The cornea is the transparent anterior part of the eye. It can be thought of as the windshield of the eye. The cornea and the intraocular lens both focus the incoming light rays onto the retina to form images. A thin layer of tears called the tearfilm covers the cornea and prevents it from drying. Blinking cleans the cornea and distributes a uniform layer of tearfilm on the surface of the cornea.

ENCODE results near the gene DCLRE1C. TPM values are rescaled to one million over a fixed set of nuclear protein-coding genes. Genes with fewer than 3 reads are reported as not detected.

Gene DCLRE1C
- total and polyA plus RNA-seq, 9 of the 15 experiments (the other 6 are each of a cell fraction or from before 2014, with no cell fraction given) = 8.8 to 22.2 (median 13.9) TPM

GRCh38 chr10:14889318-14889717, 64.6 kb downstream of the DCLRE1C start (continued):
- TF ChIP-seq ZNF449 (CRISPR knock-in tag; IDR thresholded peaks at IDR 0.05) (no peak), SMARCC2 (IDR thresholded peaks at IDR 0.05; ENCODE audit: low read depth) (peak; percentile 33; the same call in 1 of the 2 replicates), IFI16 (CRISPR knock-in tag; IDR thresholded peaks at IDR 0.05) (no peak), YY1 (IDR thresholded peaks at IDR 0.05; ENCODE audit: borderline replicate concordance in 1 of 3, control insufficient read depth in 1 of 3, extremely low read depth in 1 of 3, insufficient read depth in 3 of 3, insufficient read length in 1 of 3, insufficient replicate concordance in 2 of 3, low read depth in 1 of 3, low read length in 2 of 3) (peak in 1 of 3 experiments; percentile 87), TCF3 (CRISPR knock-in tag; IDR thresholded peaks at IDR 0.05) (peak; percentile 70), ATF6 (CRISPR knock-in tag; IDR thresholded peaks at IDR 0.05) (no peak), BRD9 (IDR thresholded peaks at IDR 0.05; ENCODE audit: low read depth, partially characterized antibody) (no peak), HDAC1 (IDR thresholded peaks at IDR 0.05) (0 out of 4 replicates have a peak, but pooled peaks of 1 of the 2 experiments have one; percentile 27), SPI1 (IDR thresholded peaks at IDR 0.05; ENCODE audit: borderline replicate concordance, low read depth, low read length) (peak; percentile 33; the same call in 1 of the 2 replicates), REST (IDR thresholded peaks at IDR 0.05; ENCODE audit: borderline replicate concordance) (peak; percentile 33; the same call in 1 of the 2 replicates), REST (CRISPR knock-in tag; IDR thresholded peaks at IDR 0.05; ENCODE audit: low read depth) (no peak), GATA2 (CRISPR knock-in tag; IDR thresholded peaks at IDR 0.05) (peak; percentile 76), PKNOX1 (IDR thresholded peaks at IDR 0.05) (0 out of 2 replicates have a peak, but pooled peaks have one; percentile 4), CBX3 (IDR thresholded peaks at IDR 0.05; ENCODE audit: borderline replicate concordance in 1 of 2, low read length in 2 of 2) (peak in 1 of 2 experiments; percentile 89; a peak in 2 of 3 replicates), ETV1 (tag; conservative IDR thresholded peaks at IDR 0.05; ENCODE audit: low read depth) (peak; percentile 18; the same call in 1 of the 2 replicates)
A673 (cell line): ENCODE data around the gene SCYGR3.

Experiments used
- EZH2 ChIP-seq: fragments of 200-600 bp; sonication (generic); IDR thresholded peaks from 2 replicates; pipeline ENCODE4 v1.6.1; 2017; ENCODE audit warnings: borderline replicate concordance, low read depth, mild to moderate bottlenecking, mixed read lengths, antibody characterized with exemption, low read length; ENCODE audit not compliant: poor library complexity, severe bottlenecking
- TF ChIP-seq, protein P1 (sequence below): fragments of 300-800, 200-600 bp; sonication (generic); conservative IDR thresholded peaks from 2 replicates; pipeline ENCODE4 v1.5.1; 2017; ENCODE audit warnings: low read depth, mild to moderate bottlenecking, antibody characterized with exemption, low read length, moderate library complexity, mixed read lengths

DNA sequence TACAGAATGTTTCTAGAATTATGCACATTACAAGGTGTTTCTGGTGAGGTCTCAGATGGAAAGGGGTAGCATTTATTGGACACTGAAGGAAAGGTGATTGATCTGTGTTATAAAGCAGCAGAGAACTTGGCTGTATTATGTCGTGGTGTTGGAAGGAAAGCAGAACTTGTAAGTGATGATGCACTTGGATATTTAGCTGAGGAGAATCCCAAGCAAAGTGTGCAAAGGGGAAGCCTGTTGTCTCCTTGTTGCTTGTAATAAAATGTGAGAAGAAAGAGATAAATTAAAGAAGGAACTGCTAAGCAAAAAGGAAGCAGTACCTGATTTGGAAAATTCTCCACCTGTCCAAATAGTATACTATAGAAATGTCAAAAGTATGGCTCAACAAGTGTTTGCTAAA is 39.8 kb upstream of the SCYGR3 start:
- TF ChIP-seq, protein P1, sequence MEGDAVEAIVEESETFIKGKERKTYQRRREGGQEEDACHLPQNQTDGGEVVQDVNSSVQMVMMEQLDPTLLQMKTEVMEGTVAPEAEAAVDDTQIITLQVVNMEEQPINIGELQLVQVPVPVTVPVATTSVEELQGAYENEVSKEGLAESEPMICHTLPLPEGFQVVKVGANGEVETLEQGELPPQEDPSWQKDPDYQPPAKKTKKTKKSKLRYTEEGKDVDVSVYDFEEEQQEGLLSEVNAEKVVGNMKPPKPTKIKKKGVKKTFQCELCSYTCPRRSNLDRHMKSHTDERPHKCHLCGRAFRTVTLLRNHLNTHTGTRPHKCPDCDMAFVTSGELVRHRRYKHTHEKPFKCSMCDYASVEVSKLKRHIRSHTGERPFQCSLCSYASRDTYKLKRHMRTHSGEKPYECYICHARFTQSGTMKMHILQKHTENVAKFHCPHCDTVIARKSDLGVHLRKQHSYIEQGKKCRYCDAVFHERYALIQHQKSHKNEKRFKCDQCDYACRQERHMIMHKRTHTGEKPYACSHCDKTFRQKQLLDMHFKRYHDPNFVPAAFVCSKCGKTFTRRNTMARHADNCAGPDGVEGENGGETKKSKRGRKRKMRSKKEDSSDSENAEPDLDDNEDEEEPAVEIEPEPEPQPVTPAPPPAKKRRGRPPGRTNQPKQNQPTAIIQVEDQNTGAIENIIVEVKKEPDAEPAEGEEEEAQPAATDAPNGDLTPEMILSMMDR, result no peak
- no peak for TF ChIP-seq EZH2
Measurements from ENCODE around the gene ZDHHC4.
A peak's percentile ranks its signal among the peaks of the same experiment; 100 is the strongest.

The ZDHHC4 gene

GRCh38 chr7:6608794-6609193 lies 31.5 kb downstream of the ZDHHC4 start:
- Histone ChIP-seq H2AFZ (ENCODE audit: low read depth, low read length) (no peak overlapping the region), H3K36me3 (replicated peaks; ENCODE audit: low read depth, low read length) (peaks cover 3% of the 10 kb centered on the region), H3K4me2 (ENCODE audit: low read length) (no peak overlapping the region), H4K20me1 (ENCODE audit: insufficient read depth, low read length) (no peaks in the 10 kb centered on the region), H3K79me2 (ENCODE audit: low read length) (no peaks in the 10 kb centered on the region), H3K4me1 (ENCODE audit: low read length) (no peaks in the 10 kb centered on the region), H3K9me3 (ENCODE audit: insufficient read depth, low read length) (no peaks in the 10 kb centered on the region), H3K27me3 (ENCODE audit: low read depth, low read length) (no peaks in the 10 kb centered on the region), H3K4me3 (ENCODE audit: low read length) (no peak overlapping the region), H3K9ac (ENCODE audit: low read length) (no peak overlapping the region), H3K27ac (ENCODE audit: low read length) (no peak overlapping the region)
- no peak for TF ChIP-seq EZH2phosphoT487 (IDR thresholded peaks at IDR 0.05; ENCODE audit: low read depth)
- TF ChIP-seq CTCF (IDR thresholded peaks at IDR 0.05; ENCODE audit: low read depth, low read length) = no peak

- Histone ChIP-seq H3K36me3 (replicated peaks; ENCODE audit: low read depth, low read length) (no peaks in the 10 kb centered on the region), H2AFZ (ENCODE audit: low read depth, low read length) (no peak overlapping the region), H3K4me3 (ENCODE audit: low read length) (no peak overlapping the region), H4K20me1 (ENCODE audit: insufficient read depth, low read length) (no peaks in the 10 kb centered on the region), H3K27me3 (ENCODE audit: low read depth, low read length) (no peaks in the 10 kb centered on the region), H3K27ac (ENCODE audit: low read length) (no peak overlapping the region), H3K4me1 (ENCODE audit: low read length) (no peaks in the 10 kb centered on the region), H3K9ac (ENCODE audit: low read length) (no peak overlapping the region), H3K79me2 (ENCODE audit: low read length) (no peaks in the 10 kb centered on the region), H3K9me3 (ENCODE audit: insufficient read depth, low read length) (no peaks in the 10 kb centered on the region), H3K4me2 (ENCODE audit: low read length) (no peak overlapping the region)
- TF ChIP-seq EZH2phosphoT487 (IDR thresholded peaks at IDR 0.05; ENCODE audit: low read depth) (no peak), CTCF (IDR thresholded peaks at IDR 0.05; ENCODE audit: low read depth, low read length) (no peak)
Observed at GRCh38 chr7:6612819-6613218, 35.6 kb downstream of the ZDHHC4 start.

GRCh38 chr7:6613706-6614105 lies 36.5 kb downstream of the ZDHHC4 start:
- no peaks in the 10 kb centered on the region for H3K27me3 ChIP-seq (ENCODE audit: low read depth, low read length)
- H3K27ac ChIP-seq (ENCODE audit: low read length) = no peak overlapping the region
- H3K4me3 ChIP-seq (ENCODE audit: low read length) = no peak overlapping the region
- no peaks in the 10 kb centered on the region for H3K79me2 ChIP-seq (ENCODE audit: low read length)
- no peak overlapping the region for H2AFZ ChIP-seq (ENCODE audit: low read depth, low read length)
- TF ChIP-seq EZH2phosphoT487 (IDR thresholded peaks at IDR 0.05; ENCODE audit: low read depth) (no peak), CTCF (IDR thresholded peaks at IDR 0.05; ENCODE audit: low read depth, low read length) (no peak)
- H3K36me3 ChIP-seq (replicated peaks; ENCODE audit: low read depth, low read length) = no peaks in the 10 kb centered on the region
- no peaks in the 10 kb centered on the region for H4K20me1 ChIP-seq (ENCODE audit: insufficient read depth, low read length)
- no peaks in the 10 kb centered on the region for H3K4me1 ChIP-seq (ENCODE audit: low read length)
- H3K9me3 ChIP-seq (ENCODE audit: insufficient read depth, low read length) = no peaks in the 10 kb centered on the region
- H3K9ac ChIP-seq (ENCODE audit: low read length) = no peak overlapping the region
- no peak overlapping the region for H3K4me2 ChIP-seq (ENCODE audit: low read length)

A variety of conditions can affect the cornea and result in blurry vision. Dry eye occurs when lacrimal glands do not produce enough tears, or when tears evaporate too quickly. A healthy and uniform tearfilm is a critical factor necessary to achieve clear vision. Minor trauma to the cornea can result in an abrasion or a scratch. Minor abrasions can usually heal without a scar, but major trauma to the cornea can result in permanent scars and blurry vision. A variety of dystrophies and degenerations can also result in corneal scarring and blurry vision. Furthermore, corneal infections can leave permanent scarring on the cornea. Infections also known as ulcers typically result from improper contact lens use or trauma. The corneal surface must be uniform to focus light rays on the retina. Conditions such as keratoconus or ectasia result in warpage of the corneal surface and blurry vision.